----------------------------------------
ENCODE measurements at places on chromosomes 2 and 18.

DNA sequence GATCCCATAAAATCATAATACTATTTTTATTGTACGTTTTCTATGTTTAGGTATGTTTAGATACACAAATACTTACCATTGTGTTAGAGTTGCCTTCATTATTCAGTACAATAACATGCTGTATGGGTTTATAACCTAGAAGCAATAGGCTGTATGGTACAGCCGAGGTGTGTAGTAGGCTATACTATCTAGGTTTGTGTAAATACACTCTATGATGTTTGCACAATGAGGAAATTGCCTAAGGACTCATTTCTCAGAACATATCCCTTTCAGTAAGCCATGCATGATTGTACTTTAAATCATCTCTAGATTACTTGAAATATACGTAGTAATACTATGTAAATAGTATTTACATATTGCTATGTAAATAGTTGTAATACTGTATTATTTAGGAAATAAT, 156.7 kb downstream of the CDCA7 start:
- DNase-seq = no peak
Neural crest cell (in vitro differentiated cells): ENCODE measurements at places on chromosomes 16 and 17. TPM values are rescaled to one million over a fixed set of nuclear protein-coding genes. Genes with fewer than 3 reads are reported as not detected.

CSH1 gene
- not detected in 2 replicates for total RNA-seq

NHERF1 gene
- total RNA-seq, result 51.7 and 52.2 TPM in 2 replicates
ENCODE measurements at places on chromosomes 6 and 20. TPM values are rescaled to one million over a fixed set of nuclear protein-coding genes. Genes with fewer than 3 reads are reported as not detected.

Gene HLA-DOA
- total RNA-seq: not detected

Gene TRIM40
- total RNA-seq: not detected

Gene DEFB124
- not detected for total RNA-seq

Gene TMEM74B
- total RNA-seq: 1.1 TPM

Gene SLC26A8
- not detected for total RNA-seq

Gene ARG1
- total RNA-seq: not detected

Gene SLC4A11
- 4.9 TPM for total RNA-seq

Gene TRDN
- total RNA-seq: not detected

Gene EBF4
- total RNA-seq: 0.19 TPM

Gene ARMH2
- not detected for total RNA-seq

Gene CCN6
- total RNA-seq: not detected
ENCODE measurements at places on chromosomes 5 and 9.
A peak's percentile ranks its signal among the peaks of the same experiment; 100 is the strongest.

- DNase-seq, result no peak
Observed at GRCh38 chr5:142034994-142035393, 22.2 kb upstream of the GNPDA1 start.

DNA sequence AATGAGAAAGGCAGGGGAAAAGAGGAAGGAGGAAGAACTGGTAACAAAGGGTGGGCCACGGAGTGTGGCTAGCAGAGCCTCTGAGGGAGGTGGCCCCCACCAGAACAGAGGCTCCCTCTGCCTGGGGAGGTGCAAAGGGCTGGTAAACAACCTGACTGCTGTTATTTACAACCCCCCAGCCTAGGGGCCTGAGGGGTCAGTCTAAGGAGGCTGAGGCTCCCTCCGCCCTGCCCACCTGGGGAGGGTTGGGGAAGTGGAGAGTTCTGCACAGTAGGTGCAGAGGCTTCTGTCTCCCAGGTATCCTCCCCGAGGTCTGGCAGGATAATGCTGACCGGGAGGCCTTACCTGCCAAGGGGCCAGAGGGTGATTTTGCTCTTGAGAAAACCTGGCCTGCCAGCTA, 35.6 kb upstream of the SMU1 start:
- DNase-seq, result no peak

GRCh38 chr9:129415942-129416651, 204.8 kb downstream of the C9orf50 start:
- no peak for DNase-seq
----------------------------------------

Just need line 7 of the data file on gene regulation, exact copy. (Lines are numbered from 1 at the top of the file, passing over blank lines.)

NHERF1 gene